Sunday 9:30 p.m.
Wesley Willis is rocking his way into the heart, and hearts, of Portland, Ore. at the Meow Meow this Sunday (Jan. 13, all ages). Wesley Willis will be performing his uncomfortably tone-deaf, intoxicatingly hilarious and oh-so blunt songs about the American cultural phenomenon he calls life.
His songs and style are nothing short of pure entertainment, and at times extremely insightful. I dare you to try to blink when you are watching this man perform.
Wesley has gone solo folks. His back-up band Fiasco has been replaced by his beloved Technics KN2000 keyboard which he programs with little deviation in tempo and melody. Basically, you get country setting number eight on every song, he changes only his bizarre singing style and lyrics. Don’t let this deter you from seeing this amazingly interesting man live. The fact is, Wesley has received worldwide fame for his bizarre performances.
He has rubbed elbows with everyone from Steve Albini to the Beastie Boys’ Mike D.
He has been the focus of no fewer than three documentary films. He has recorded over 30 albums, two of which are on major labels. In his over 10 years of writing and performing he has written well over 700 songs. His last three albums, entitled Wesley Willis’ Greatest Hits I, Greatest Hits II and his latest, Rush Hour, were released by Jello Biafra’s (ex-Dead Kennedys) San Francisco label Alternative Tentacles.
Willis’s life has not always been one of success and underground praise.
As a life-long native of the windy city, Willis was born and raised into the often hopeless and deadly south side of Chicago. As a young boy, he and his nine siblings were abandoned by their father. Willis’ mother was left with virtually nothing.
Willis lived on the streets selling his intensely detailed artwork until Oct. 21, 1989. On that fateful day, he began hearing voices in his head; Willis was diagnosed as a schizophrenic.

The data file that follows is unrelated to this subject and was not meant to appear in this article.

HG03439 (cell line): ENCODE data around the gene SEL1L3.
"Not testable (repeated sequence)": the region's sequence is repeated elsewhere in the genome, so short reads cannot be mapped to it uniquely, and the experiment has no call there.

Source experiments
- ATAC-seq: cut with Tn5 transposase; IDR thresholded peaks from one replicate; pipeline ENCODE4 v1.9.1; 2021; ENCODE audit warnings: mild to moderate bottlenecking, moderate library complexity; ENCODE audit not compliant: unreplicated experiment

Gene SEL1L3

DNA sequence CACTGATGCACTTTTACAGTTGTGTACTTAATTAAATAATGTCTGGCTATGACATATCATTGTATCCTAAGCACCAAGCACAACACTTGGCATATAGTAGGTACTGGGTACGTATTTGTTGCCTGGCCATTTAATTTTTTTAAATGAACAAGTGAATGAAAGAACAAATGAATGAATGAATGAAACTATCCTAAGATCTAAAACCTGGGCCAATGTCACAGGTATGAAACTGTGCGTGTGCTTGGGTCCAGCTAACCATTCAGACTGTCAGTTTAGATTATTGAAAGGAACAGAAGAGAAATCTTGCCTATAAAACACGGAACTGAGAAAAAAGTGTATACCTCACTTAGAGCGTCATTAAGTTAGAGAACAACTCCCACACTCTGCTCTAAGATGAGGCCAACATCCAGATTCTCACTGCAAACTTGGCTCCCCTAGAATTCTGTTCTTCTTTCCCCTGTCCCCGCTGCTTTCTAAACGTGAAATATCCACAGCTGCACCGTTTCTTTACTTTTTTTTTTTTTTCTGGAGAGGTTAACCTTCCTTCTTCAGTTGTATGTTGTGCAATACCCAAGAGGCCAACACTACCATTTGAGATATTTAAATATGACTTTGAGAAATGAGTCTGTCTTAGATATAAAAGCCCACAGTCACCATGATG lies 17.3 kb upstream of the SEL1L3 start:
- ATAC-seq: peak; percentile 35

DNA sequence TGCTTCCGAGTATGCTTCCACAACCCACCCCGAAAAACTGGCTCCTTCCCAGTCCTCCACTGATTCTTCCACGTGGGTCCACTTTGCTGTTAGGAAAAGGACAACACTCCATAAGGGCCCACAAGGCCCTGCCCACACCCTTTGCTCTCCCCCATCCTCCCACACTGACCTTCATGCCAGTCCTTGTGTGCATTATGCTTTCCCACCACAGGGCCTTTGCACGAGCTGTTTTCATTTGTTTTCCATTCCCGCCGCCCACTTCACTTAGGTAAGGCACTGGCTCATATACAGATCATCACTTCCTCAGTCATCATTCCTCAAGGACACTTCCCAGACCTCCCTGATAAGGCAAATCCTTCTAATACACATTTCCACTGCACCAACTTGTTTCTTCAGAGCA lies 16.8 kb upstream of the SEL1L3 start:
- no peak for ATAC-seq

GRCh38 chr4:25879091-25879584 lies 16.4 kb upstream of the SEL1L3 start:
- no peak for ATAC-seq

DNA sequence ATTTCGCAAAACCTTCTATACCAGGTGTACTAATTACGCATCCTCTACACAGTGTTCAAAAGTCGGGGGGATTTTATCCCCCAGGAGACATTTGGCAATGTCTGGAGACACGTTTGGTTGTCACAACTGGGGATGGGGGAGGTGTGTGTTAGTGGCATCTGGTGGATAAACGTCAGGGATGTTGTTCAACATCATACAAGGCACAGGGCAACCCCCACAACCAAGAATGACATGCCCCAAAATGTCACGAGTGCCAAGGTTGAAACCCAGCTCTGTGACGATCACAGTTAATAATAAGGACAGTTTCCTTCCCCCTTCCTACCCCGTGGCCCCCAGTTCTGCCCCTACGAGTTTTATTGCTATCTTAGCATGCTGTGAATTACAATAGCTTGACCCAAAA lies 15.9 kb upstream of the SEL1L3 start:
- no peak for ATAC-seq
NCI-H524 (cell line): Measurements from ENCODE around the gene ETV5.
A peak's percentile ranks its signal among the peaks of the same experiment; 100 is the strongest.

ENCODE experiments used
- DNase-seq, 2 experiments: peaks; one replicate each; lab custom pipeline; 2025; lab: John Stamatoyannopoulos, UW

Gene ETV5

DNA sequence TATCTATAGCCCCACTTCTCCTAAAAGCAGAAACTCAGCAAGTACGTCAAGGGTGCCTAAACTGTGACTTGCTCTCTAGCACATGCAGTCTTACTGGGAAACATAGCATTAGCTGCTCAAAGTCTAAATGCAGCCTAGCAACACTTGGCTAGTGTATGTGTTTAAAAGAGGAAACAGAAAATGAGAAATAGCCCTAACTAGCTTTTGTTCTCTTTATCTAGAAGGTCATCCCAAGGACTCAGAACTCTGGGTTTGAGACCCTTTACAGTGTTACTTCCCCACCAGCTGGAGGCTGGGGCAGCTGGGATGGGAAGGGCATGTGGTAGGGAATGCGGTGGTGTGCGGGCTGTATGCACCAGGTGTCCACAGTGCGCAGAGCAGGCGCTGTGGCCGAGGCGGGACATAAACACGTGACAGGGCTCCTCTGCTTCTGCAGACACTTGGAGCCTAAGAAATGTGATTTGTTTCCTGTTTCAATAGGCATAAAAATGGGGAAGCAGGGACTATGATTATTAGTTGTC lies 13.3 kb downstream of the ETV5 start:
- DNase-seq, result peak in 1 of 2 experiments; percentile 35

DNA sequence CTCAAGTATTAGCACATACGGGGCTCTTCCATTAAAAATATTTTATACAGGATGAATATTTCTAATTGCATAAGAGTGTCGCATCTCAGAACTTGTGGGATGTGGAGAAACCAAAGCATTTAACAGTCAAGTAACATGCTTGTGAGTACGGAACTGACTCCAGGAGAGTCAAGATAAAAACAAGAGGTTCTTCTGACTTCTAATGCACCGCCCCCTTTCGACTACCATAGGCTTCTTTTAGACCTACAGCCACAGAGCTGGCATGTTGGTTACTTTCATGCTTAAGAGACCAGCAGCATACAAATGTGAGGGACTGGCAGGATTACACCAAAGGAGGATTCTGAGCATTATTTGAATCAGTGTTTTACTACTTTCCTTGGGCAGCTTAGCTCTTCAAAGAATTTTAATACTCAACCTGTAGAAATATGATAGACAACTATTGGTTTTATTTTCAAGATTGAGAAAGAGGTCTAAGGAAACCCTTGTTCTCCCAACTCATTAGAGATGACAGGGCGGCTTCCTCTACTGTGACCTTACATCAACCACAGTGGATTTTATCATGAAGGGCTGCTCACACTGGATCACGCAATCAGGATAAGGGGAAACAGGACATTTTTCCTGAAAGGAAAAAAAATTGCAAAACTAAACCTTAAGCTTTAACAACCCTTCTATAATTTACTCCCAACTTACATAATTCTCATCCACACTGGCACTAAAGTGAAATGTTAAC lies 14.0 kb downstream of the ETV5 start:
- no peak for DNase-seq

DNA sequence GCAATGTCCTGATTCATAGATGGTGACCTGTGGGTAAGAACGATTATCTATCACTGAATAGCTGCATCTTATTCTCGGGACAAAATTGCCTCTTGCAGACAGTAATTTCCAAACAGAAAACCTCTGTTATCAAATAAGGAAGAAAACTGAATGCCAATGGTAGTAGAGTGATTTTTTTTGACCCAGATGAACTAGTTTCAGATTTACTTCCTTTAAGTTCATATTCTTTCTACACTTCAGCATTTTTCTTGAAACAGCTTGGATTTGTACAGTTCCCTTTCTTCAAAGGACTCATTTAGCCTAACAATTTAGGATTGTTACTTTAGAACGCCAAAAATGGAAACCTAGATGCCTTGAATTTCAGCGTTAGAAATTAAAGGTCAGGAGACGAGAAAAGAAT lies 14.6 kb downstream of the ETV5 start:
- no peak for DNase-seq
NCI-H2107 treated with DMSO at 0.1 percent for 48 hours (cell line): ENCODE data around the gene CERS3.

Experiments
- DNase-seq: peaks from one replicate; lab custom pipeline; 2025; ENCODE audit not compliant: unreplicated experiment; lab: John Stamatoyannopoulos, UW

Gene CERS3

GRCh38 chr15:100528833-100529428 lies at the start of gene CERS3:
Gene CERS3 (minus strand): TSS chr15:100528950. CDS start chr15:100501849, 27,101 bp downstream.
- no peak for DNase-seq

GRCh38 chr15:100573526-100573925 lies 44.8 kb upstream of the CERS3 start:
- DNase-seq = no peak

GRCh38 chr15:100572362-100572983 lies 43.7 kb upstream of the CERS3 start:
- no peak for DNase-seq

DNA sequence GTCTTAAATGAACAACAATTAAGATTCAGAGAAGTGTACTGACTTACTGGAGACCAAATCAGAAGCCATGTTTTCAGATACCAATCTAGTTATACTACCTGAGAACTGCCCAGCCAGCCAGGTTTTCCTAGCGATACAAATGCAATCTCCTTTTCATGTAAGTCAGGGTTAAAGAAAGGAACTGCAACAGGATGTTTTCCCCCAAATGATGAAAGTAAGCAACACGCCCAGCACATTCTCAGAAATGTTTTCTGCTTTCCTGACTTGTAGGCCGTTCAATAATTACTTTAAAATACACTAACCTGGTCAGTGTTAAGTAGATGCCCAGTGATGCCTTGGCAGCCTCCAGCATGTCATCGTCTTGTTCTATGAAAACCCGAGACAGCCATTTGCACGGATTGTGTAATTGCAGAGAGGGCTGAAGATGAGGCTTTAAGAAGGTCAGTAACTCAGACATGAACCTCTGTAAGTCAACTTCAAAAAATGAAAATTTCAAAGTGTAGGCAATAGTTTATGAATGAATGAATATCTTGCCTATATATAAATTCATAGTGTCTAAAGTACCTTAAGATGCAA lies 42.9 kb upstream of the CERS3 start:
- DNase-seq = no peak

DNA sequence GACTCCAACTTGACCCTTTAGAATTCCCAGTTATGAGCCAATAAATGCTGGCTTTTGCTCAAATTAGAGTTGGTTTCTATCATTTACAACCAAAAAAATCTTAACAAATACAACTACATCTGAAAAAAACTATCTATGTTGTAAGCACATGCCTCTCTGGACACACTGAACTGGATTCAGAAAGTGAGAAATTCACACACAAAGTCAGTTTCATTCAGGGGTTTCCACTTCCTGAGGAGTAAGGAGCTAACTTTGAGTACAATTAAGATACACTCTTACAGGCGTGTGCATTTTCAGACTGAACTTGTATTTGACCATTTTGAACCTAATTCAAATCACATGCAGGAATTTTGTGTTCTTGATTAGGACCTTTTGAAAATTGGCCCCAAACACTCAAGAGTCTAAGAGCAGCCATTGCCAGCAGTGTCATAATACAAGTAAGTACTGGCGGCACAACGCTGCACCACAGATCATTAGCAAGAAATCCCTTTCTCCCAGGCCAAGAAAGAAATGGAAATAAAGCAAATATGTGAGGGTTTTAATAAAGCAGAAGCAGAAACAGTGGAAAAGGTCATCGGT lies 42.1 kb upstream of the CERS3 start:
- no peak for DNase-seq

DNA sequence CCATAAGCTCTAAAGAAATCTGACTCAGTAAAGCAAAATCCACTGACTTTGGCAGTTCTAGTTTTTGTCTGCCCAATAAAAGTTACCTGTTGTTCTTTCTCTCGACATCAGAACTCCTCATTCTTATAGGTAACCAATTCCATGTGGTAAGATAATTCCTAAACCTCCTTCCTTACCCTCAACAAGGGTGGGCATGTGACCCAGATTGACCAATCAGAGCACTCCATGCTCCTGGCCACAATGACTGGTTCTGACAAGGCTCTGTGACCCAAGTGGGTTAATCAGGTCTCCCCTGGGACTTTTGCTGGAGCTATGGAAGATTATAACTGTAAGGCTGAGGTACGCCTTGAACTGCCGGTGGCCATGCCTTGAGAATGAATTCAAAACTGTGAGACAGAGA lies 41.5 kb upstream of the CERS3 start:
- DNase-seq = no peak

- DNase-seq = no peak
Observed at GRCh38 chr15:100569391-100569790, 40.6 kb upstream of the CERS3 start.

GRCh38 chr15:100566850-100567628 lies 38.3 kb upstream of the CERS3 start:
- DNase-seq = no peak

Willis has taken his illness and turned it into his creative driving force. He explains that writing, performing and recording help quiet the voices in his head. His lyrics are products of his inner voices.
“My mind plays tricks on me every time I try to say something,” he said.
Willis is a prolific musician that sets no rules for himself – his songs range from bold social statements to the world of fantasy. If you take a look at the titles of some of his songs, one gets a feel for his persona: “I whooped Batman’s ass,” “Kris Kringle was a car thief,” “They threw me out of church,” and one of my personal favorites, “I’m sorry I got fat.”
Willis’ underground fame has not corrupted this 360-pound, 6-foot-4 man who formerly sold sketches on Chicago sidewalks. He is a sweetheart who loves his art and the people he shares it with. If your a lucky little fan, Willis will give you a head butt. The head butting is Wesley’s way of telling you he appreciates his fans and that he likes you.
This giant teddy bear, who barely fits into his thrift-store-reject clothes, will rock your pants off. It is not going to be your typical show, because he’s is not your typical man. So if you have grown tired of predictable rock shows or spendy hip-hop meat markets, then check this shit out man, you won’t be disappointed!
I want to leave you all with a little quote by the man:
“I’m a big man. I’m a musician. I’m a rock ‘n’ roller. I am solo keyboard and I am a good rock singer. I sing just like a white boy. I sing just like a blues guitarist singing to a lot of people. Praise the Lord when I rock ‘n’ roll like a magic kiss. I get down just like a magic kiss. Each time when I run my mouth and never shut up, that’s the way it is, and that’s the way it’s going to be.”